Well, last night I saw 'Hotel Rwanda.'
I have a confession to make. There are times when I feel so very low and hopeless that I need to see something or be exposed to something that reminds me that I am still in control of my own destiny. I decided yesterday that 'Hotel Rwanda' was to be that something.
I appreciated that the movie had no easy answers about anything. The war in Rwanda was easy but complex. It was definitely a morality tale about who your real friends are. Or is it? The hero of the story, Paul, got them through because he paid off a lot of people and curried favour. Pretty much as he told his wife, he stored some "Don Corleones" which totally saved their lives at times.
It's nice to know that everyone has a price, which seems to be an underlying theme to this film also. Paul was told by Nick Nolte's character that basically Blacks were not worth the trouble to save. White skin had a currency that Black skin could not match. The next level down, it was clear that Hutus has a currency that the Tutsis did not. Rather, they redefined it because in Rwanda's history, the Belgians made it good to be Tutsi, not unlike whites in America who made it good to be multiracial so long as you looked more European than Black, Latino, Indian or Asian.
There were other prices to be had. Paul probably would have risked more had his wife and children been safe and had they not been Tutsi. I know that Gregoire totally would have been gone.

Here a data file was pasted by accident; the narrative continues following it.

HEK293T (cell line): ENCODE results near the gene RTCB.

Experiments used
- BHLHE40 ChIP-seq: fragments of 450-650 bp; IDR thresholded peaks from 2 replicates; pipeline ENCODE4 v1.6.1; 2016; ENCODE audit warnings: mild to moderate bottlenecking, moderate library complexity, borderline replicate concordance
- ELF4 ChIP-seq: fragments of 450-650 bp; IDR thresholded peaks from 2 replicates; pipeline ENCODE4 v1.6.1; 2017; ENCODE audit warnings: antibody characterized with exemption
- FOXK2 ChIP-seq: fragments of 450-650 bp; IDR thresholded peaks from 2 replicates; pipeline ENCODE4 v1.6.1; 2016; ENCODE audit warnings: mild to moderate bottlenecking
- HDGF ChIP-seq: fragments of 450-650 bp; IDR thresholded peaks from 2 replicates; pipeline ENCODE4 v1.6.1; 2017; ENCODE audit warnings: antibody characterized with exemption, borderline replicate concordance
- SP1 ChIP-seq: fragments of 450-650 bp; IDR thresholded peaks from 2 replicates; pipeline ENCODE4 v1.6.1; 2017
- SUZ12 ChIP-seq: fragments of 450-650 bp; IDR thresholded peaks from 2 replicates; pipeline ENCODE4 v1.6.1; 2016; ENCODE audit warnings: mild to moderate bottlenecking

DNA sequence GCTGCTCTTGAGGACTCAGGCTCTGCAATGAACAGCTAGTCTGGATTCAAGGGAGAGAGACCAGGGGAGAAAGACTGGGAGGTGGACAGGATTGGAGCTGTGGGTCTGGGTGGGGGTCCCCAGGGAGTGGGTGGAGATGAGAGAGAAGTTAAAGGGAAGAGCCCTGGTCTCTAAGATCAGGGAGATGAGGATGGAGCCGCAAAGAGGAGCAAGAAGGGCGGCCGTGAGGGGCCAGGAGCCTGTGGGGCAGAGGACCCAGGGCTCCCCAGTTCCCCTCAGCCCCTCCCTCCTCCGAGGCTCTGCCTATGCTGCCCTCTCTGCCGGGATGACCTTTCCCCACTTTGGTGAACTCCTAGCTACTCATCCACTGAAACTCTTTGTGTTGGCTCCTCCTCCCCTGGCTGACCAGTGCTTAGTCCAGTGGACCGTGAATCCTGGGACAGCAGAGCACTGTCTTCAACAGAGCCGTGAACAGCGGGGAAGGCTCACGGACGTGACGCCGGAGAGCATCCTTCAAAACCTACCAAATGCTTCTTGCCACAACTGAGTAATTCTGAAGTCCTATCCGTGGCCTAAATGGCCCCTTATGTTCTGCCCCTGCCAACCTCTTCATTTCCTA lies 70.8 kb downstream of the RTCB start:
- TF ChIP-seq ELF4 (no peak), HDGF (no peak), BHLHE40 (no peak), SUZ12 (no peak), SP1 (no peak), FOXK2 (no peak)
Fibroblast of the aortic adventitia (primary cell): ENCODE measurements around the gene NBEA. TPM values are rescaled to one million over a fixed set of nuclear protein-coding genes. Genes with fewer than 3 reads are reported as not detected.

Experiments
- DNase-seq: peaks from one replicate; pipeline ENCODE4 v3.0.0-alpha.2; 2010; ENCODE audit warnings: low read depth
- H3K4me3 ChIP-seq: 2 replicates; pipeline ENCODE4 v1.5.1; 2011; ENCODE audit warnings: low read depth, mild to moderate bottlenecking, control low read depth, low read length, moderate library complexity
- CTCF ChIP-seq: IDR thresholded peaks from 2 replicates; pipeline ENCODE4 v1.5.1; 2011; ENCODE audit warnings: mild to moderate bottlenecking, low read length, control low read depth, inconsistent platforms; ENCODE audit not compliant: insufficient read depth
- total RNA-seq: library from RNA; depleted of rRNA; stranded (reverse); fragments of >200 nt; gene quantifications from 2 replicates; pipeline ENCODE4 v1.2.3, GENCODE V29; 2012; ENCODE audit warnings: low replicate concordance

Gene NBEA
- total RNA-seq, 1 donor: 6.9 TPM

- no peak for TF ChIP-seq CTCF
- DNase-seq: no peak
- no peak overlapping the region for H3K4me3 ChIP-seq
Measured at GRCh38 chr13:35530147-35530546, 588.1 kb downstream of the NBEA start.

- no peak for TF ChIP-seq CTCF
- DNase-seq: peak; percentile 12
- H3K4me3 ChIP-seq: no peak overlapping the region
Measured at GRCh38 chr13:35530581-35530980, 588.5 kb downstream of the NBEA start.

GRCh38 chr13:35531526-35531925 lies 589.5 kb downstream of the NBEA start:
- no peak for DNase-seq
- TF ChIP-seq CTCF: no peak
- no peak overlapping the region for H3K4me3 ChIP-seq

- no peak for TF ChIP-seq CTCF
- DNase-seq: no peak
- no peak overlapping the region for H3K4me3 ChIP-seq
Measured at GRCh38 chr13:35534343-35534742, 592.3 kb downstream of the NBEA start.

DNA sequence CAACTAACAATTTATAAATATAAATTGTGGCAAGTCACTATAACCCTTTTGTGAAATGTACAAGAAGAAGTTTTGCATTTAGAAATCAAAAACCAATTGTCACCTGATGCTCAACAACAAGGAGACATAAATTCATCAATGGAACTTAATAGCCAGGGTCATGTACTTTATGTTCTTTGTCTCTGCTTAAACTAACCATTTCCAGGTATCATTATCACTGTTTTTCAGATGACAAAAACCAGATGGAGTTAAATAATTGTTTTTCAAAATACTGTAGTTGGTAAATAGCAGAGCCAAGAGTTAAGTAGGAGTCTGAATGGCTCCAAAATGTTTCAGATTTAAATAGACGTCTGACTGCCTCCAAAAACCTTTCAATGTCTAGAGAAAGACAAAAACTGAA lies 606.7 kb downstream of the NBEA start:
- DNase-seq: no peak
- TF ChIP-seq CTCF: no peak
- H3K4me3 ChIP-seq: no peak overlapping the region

I also appreciated the quiet moments in the film. The loving moments between Paul and his wife Tatiana, Paul and his family and the children dancing while chaos erupts around them outside the hotel.
In terms of acting and production, I think that Don Cheadle edges out Jamie Foxx. In my opinion he always has dramatically due to his awesome body of work. Definitely one of the most underrated actors of our time. I think that both are must see and both, while based on the real events were able to create a level of believability that made you forget that everyone is acting and that these are sets.
I wonder about Rwanda now. It has been 11 years. I wonder if they hear about Darfur and remember. I am almost tempted to find a penpal that could tell me.
I am reminded that I am lucky and that I have responsibility to pay forward.